Yet, in a funny way, that’s the kind of future suggested by Starbucks’ new partnership with The New York Times. Beginning early next year, Starbucks’ loyalty club members (of which there are millions) will be able to read the Times’ top news of the day as well as some select articles for free on the Starbucks mobile app. In effect, Starbucks becomes a kind of publisher.
“We have proudly sold millions of copies of the paper in Starbucks stores for more than a decade, and are excited to bring this experience to the next level by enabling Starbucks loyal customers to take the best of The New York Times with them wherever they go, whenever they want it,” Howard Schultz, chairman and CEO of Starbucks, said in a statement.
And yet integrating Times content into its app is more than Starbucks acting as a digital version of a print newsstand. Yes, Starbucks loyalists gain “stars” by purchasing a subscription; the “stars” will be redeemable for food and beverages at the company’s shops.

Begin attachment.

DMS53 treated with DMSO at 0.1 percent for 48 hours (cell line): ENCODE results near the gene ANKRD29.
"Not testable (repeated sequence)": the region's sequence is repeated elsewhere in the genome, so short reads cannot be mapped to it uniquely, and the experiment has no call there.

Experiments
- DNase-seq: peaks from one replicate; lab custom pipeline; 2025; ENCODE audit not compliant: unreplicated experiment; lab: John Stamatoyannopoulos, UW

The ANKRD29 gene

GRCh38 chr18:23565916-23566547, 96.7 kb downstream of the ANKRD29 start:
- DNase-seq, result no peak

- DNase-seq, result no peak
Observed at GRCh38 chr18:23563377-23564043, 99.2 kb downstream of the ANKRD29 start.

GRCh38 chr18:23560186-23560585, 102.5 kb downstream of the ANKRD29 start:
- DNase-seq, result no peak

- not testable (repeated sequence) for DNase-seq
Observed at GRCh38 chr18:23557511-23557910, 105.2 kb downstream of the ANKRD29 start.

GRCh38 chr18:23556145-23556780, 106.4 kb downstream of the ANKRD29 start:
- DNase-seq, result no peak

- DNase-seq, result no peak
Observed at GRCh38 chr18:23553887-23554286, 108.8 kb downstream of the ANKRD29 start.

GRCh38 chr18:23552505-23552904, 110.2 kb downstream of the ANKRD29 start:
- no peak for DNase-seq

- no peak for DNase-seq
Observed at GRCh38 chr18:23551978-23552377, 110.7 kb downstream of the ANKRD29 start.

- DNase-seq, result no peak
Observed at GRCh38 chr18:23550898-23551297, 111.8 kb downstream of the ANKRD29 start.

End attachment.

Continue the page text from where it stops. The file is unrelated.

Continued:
But Starbucks says it plans to add articles from other news sources over time, making its app effectively a news reader. While it’s unclear whether the stories will live natively in the Starbucks app or be accessible via some kind of proprietary link, adding Times content to its app puts Starbucks at least in the ballpark of initiatives like Facebook Instant Articles or Apple News.
The futurists never stood a chance. Even a decade ago, as publishers were wringing their hands over the death of print, who would have thought that one version of saving journalism would look like the app you also use to pay for your coffee.